In the last few years, the energy management landscape has changed considerably and will undoubtedly change again in the future.
The scrapping of the Carbon Reduction Commitment (CRC) in 2019 and the introduction of the government’s new Streamlined Energy & Carbon Reporting (SECR) aims to bring the schemes under a single directive with the potential to report on carbon emissions through company accounts.
Currently, the framework for SECR is under review and there are other frameworks being examined by the Department for Business, Energy & Industrial Strategy (BEIS).
Amongst all this change, one of the UK’s biggest energy taxes, Climate Change Levy (CCL), is set to be segregated from SECR with substantial increases in the rates from the 1st April 2019. It is therefore a good time for business to understand what CCL is and how, where possible, they can mitigate this cost.
CCL is a tax on non domestic supplies of energy, which are described as ‘taxable commodities’. These are: electricity, gas, liquid petroleum gas, coal, coke and similar products. It was introduced in the Finance Act 2001 and it applies to industrial, agricultural, commercial and public sectors. CCL is charged directly by the energy supplier and paid to HM Revenue & Customs. However, it should be noted that some charities and businesses with low energy use are exempt.
Since 2005, CCL has increased year-on-year based on the average retail price index (RPI), as shown in table 1. The current (2018) rates stand at £0.00203 per kWh for gas and £0.00583 per kWh for electricity.
From 2019, the rates increase considerably to £0.00339 per kWh for gas and £0.00847 for electricity. Compared to the 2017/18 rates, this is an average increase of 56% in CCL costs across sectors. 2020/2021/2022 rates will be announced in the Chancellor’s Autumn Budget 2018.
Table 2 shows the cost difference based on the 2017/2018 rates versus 2019/2020 rates to understand the impact these changes will have. Using actual energy data from seven key sectors shows that across the board there is an average increase of 56% on CCL costs, with hotels, hospitals and supermarkets being the biggest sectors affected. These figures represent the increase in CCL payments, assuming no increase in energy consumption.
However, there are exemptions and reliefs from CCL; such as Climate Change Agreements (CCAs) or through installing on-site generation such as CHP. These CCAs are a voluntary contractual agreement between an organisation and the Environment Agency (EA). The organisation, usually an industrial company, agrees to report energy use against a target to the Agency. CCAs focus heavily on manufacturing industries and give little relief to businesses outside of this sector when it comes to CCL.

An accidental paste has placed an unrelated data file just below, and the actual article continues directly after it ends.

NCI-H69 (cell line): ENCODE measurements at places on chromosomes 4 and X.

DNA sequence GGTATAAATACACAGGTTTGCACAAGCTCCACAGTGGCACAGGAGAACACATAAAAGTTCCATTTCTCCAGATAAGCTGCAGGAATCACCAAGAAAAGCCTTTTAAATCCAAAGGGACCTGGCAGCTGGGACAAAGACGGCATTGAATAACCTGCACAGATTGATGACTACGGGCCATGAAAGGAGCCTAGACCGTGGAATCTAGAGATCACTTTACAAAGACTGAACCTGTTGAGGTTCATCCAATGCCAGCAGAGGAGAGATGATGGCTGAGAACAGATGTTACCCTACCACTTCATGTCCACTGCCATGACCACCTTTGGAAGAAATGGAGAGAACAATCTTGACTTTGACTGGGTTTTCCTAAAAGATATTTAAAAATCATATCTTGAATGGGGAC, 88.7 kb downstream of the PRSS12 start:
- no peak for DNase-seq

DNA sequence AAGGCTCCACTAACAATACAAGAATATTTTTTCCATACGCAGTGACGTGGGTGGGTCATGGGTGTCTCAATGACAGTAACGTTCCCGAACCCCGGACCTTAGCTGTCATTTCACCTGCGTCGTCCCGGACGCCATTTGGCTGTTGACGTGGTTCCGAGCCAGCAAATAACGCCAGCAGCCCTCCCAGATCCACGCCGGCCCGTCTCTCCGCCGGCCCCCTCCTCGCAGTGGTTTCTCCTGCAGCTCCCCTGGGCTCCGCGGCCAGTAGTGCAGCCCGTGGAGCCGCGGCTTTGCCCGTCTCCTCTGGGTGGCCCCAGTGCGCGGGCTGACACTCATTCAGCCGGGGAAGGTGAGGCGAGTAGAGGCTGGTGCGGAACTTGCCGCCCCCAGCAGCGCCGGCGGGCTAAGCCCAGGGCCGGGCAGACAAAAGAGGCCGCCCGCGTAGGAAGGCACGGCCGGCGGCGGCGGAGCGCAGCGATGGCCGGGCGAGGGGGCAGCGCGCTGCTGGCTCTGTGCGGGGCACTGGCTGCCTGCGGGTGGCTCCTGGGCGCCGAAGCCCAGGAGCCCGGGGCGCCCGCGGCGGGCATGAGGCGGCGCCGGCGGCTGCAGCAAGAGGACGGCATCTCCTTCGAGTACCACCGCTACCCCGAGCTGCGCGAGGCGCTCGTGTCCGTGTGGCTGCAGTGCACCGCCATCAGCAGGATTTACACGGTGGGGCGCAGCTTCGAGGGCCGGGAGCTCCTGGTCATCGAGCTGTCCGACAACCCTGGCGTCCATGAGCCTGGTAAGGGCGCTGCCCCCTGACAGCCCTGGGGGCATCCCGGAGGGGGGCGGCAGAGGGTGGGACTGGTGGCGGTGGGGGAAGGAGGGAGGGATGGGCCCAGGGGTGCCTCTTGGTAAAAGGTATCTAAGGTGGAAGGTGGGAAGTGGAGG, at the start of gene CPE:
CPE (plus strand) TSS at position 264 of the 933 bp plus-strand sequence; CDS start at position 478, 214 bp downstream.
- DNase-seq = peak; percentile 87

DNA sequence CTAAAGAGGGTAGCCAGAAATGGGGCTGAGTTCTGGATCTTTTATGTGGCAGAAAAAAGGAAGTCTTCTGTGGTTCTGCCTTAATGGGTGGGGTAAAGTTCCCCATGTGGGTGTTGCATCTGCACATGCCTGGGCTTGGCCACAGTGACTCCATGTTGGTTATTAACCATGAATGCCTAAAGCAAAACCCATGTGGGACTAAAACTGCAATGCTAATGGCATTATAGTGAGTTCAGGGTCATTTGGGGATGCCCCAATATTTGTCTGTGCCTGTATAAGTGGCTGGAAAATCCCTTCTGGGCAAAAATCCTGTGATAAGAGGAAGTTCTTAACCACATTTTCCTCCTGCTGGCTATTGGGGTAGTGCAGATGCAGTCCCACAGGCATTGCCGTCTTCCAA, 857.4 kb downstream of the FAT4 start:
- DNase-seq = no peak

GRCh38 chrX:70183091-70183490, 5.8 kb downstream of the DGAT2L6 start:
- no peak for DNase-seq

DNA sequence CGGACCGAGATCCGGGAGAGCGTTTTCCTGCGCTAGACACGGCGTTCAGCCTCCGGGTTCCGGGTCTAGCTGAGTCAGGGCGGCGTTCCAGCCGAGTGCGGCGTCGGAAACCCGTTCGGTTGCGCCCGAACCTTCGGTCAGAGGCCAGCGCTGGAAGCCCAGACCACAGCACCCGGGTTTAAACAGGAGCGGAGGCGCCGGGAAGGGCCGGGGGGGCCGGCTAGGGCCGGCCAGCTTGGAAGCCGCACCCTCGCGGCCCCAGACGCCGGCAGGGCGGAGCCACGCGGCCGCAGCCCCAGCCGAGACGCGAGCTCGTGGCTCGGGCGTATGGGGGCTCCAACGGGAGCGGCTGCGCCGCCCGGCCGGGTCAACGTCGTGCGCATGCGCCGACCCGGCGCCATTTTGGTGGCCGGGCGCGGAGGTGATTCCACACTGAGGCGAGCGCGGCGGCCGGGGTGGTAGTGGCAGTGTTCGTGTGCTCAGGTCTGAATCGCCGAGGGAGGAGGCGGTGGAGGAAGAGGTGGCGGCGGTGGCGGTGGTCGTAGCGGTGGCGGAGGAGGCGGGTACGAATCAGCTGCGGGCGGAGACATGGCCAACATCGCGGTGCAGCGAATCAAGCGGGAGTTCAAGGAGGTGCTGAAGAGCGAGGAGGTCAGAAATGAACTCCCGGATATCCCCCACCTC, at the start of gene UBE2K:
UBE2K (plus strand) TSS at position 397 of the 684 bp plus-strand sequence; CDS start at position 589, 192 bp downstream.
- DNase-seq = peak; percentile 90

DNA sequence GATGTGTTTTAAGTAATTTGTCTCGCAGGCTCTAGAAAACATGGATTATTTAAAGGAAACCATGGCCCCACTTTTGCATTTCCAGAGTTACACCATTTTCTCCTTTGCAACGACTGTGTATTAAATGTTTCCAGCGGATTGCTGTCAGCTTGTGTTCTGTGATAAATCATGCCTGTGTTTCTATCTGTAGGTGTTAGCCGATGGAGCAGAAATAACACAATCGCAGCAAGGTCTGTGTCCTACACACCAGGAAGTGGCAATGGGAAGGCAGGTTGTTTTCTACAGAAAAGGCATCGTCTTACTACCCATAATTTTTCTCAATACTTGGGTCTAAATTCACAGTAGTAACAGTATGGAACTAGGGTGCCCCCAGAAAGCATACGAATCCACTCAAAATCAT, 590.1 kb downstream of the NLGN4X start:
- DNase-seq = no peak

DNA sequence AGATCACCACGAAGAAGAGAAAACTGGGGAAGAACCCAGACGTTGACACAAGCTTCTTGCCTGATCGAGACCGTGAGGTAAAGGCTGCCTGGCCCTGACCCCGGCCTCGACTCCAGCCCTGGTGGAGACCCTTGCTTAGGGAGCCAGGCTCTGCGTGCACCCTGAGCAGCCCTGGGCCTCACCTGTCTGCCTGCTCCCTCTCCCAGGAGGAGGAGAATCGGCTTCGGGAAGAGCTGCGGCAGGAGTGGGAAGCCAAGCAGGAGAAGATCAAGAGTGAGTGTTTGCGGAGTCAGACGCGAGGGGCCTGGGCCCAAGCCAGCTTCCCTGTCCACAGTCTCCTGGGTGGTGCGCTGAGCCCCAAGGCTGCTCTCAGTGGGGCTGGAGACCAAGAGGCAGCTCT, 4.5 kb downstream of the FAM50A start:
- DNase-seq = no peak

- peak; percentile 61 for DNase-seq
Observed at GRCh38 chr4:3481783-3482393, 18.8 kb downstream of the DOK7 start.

The alternative source of reduced CCL payments for other sectors such as hotel and leisure could be through installing on-site generation. It may be that now is the time to consider turning to renewable sources of energy and heating, such as combined heat and power (CHP).
For the right site and business/ building type, using CHP can be one of the best ways to improve energy efficiency and reduce energy costs, with existing users generally saving around 20% on their energy bills.
If your site is suitable for CHP, it is crucial to have your installation successfully registered with the BEIS’ CHP Quality Assurance (CHPQA) Programme. By doing this, you can apply for exemption from CCL on the gas used by the CHP unit.
To maintain your CCL exemption, you must submit annual operational data to the CHPQA programme and carry out yearly CCL reconciliation. This entails determining the CCL paid in the previous year and retrospectively applying an actual exemption based upon an issued CHPQA certificate.
Successful CHPQA certification grants eligibility to a range of benefits, including Contract for Difference, Renewable Heat Incentive, Enhanced Capital Allowances and preferential business rates.
There is also a requirement under the programme to install meters and carry out regular verification. Having a heat meter installed allows you, with regular verification, to record the useful heat supplied by the CHP, giving you a better indication of how the unit is performing. All new CHP units should come fitted with heat meters as standard.
Heat meter verification should be carried out every two years and is particularly important to satisfy BEIS/CHPQA that a site is accurately recording its heat usage.
To sum up
CCL is only a small part of a vast energy policy and legislation landscape but its impact on UK business is a large one. These rates will continue to rise and the cost to business will increase year on year. If you are unsure of what your CCL costs are, it is recommended you check your energy bills. CCL is often shown as a separate line item, usually above the VAT line.
Sebastian Gray is director of 2EA